It's August and that means fig season is upon us. For some homeowners, that represents more than just the return of the sticky fruit that fills Nabisco's Newtons.
Look around. In Durham's residential neighborhoods, nearly every block boasts at least a few robust trees bushy with the distinctive hand-shaped leaves. Starting in late July or early August, the fruit begins to ripen on the tree, turning from green to pink, purple, or brown, and becoming soft and sweet.
Fig trees are popular with homeowners in the area "probably because you don't have to do anything to take care of them," says Cheralyn Berry, an agriculture agent with the Durham County Cooperative Extension. Ficus carica, the common fig tree, grows very well here in the Piedmont—particularly Celeste, a cold-hardy variety that flourishes in a range of soils. It doesn't need pruning, herbicide, or even fertilizer: the plant is incredibly prolific.
But if you've got one of these exuberant trees in your yard, that bountiful harvest can be something of a nuisance.
"You always know when the figs are getting ripe, because people start stopping by," says Maggie Grant, who lives in Old North Durham. She's used to seeing passersby pause at the fig tree in her yard to pluck a few—or more. "We've had people with buckets come and pick them. It's strange when you have people in your yard taking a whole container of the fruit and not asking once."
Technically, even fruit that's hanging over the sidewalk belongs to the tree's owner, according to Durham city attorney Patrick Baker. But Grant, like many other fig tree owners, says she doesn't mind people picking her figs—after all, the trees produce a lot of fruit, and a person can appreciate only so much fig cake, fig bread, sautéed figs with goat cheese, or stuffed figs. "We have more than we can eat," says Laura Ballance, whose Duke Park yard is home to perhaps the mother of all fig trees.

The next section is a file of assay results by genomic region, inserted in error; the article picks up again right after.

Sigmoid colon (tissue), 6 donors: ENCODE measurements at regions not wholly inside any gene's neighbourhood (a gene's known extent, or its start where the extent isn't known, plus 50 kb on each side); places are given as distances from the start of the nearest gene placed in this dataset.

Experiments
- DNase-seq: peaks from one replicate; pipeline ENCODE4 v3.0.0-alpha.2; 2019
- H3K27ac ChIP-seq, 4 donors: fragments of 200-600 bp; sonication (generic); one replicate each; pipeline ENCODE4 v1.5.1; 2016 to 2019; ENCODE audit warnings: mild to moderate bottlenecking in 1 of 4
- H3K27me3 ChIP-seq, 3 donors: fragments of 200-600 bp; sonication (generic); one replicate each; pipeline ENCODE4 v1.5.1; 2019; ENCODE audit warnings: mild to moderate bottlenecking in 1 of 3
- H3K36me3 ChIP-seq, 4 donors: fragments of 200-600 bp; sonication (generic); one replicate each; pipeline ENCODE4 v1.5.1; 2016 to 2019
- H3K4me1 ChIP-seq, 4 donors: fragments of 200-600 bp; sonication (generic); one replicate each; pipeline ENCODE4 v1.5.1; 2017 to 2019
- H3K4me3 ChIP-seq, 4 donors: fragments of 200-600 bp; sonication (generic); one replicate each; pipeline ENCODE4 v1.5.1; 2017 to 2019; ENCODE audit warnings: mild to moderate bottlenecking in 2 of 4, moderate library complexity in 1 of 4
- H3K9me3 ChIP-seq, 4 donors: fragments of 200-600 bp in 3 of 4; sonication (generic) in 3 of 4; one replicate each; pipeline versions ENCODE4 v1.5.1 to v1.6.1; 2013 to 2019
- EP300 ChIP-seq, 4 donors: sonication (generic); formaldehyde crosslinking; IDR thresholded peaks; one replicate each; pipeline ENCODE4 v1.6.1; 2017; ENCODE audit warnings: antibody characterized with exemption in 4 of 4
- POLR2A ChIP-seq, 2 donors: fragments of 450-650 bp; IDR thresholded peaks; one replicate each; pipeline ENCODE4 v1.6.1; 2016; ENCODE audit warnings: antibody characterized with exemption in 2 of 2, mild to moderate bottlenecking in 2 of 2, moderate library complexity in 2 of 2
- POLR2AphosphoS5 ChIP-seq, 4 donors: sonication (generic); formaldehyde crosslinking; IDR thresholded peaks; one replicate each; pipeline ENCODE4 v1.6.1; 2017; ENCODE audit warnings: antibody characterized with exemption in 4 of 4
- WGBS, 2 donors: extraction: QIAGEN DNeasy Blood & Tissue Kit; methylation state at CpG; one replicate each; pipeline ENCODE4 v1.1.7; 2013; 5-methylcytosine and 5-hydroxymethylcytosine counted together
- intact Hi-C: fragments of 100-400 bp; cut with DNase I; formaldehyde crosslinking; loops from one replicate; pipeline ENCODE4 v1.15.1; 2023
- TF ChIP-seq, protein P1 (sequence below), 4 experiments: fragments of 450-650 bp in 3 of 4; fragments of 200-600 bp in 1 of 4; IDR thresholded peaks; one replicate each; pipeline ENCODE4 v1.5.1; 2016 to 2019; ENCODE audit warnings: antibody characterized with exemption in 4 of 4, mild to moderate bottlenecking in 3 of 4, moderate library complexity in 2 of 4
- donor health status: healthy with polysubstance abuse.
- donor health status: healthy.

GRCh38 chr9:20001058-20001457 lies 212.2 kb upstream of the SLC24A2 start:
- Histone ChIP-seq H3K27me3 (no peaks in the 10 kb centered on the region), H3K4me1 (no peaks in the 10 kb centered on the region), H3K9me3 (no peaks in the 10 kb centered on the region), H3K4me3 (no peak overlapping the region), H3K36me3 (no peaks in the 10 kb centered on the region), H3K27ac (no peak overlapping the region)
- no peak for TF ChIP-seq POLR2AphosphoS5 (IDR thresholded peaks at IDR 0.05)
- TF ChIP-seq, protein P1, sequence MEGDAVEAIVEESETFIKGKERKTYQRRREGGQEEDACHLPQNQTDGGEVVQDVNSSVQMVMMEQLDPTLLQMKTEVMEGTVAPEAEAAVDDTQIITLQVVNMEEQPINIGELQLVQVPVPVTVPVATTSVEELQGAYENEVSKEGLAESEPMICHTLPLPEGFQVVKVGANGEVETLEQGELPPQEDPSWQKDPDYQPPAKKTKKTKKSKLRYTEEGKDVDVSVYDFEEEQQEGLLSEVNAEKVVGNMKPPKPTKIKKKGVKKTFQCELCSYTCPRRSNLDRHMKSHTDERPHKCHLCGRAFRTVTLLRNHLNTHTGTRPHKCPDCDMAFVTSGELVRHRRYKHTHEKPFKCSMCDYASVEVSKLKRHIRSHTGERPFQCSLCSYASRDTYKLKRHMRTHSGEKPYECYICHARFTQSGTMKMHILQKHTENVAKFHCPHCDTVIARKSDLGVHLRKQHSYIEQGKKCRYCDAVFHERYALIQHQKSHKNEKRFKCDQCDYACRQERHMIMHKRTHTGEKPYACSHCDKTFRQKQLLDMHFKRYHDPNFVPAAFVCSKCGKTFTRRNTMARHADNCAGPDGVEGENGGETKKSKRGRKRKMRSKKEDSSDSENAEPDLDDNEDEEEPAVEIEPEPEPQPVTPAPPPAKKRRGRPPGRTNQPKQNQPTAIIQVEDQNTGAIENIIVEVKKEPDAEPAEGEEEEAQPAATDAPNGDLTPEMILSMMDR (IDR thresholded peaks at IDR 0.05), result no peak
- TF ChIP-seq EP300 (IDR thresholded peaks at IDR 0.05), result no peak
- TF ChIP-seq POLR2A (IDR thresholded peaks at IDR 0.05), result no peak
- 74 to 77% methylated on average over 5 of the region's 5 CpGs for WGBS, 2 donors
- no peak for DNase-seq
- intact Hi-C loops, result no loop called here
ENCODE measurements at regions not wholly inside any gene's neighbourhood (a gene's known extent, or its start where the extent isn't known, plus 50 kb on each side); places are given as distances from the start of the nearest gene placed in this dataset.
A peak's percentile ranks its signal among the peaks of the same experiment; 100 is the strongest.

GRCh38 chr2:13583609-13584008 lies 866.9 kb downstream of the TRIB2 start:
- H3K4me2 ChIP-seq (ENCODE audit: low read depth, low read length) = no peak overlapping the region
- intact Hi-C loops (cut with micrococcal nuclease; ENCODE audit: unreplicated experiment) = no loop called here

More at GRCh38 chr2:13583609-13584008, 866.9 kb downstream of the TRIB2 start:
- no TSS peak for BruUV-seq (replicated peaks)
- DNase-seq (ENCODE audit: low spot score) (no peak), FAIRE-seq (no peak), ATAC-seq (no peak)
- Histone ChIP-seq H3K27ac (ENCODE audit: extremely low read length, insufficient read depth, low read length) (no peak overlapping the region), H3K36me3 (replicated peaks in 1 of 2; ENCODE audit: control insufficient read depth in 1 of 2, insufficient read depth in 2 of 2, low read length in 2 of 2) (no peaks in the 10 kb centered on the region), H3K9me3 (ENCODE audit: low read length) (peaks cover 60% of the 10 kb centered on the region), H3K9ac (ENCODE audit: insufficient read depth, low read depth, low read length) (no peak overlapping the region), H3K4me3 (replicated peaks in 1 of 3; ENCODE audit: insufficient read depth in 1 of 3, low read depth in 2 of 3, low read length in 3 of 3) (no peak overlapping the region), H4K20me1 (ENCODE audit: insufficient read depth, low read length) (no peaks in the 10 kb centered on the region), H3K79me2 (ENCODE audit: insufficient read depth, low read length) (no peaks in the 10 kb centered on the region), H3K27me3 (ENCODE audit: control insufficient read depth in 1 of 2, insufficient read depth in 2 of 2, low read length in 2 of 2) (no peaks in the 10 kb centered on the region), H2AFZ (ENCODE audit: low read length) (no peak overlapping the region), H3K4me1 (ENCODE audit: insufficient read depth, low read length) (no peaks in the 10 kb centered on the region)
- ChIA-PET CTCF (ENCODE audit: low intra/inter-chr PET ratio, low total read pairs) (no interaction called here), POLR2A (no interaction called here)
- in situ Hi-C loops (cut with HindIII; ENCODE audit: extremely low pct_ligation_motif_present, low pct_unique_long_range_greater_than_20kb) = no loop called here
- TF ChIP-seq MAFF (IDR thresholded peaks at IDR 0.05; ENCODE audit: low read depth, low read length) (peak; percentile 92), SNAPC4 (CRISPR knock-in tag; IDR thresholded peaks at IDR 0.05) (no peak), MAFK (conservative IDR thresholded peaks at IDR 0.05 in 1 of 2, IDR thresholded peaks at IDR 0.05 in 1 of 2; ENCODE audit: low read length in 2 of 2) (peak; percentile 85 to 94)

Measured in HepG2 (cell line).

- Photo by Ben McKeown
- Old North Durham and other parts of the city are rife with fig trees.
It can be an issue of etiquette. If you can reach the fruit from the street or the sidewalk, fine. But maybe don't enter someone's yard without asking. "And don't bring containers," says Peter Eversoll, who has surprised pickers outside of his Walltown home with bags full of his figs.
Online, a nationally crowdsourced map at fallingfruit.org shows five fig trees rooted on public property within Durham city limits, ripe for the picking.
If you simply can't help yourself, follow the lead of Grant's neighbor. Arriving home from work one evening, Grant caught the neighbor in her yard red-handed. "She left, and then came back shortly after and brought us a jar of jam that she'd made"—made entirely from the "stolen" figs, of course. Grant wasn't upset, but then a sweet gift never hurts.
This article appeared in print with the headline "Sticky Fingers"